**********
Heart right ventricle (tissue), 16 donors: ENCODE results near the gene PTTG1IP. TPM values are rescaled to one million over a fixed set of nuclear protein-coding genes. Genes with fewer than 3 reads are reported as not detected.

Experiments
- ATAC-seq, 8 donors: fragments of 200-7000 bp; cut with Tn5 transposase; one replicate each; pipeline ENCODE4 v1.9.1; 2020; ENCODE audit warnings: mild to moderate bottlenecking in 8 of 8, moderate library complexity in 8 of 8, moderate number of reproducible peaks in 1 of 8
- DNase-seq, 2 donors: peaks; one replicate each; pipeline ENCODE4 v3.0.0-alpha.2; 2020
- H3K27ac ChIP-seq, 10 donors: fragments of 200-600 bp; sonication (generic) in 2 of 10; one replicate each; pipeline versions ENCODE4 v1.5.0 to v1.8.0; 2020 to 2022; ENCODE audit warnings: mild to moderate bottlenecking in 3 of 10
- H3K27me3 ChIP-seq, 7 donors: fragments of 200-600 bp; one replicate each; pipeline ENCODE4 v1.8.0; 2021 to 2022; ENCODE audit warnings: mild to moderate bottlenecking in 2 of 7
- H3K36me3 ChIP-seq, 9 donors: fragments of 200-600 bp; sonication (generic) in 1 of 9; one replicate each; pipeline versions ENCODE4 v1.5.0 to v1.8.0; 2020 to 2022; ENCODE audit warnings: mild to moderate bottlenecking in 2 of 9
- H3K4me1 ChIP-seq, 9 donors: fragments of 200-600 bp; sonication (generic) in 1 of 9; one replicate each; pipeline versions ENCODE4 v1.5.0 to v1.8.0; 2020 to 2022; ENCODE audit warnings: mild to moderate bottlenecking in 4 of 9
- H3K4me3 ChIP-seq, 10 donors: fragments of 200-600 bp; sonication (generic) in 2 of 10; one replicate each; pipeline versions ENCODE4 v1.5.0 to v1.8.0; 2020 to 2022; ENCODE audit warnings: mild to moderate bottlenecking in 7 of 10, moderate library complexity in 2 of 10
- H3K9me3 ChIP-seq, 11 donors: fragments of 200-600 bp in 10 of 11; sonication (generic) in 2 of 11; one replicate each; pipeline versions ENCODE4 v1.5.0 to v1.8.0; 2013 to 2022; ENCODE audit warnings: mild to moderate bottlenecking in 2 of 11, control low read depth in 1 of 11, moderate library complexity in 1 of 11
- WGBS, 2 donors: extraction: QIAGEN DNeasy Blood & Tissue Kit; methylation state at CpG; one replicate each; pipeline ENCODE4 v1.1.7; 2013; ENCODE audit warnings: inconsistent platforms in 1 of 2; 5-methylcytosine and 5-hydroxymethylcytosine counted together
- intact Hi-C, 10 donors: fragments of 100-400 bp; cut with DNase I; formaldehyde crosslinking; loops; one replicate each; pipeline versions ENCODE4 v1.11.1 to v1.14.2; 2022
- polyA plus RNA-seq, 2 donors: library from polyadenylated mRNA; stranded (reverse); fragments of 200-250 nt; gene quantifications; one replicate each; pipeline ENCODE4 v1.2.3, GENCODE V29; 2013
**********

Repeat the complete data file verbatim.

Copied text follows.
Heart right ventricle (tissue), 16 donors: ENCODE results near the gene PTTG1IP. TPM values are rescaled to one million over a fixed set of nuclear protein-coding genes. Genes with fewer than 3 reads are reported as not detected.

Experiments
- ATAC-seq, 8 donors: fragments of 200-7000 bp; cut with Tn5 transposase; one replicate each; pipeline ENCODE4 v1.9.1; 2020; ENCODE audit warnings: mild to moderate bottlenecking in 8 of 8, moderate library complexity in 8 of 8, moderate number of reproducible peaks in 1 of 8
- DNase-seq, 2 donors: peaks; one replicate each; pipeline ENCODE4 v3.0.0-alpha.2; 2020
- H3K27ac ChIP-seq, 10 donors: fragments of 200-600 bp; sonication (generic) in 2 of 10; one replicate each; pipeline versions ENCODE4 v1.5.0 to v1.8.0; 2020 to 2022; ENCODE audit warnings: mild to moderate bottlenecking in 3 of 10
- H3K27me3 ChIP-seq, 7 donors: fragments of 200-600 bp; one replicate each; pipeline ENCODE4 v1.8.0; 2021 to 2022; ENCODE audit warnings: mild to moderate bottlenecking in 2 of 7
- H3K36me3 ChIP-seq, 9 donors: fragments of 200-600 bp; sonication (generic) in 1 of 9; one replicate each; pipeline versions ENCODE4 v1.5.0 to v1.8.0; 2020 to 2022; ENCODE audit warnings: mild to moderate bottlenecking in 2 of 9
- H3K4me1 ChIP-seq, 9 donors: fragments of 200-600 bp; sonication (generic) in 1 of 9; one replicate each; pipeline versions ENCODE4 v1.5.0 to v1.8.0; 2020 to 2022; ENCODE audit warnings: mild to moderate bottlenecking in 4 of 9
- H3K4me3 ChIP-seq, 10 donors: fragments of 200-600 bp; sonication (generic) in 2 of 10; one replicate each; pipeline versions ENCODE4 v1.5.0 to v1.8.0; 2020 to 2022; ENCODE audit warnings: mild to moderate bottlenecking in 7 of 10, moderate library complexity in 2 of 10
- H3K9me3 ChIP-seq, 11 donors: fragments of 200-600 bp in 10 of 11; sonication (generic) in 2 of 11; one replicate each; pipeline versions ENCODE4 v1.5.0 to v1.8.0; 2013 to 2022; ENCODE audit warnings: mild to moderate bottlenecking in 2 of 11, control low read depth in 1 of 11, moderate library complexity in 1 of 11
- WGBS, 2 donors: extraction: QIAGEN DNeasy Blood & Tissue Kit; methylation state at CpG; one replicate each; pipeline ENCODE4 v1.1.7; 2013; ENCODE audit warnings: inconsistent platforms in 1 of 2; 5-methylcytosine and 5-hydroxymethylcytosine counted together
- intact Hi-C, 10 donors: fragments of 100-400 bp; cut with DNase I; formaldehyde crosslinking; loops; one replicate each; pipeline versions ENCODE4 v1.11.1 to v1.14.2; 2022
- polyA plus RNA-seq, 2 donors: library from polyadenylated mRNA; stranded (reverse); fragments of 200-250 nt; gene quantifications; one replicate each; pipeline ENCODE4 v1.2.3, GENCODE V29; 2013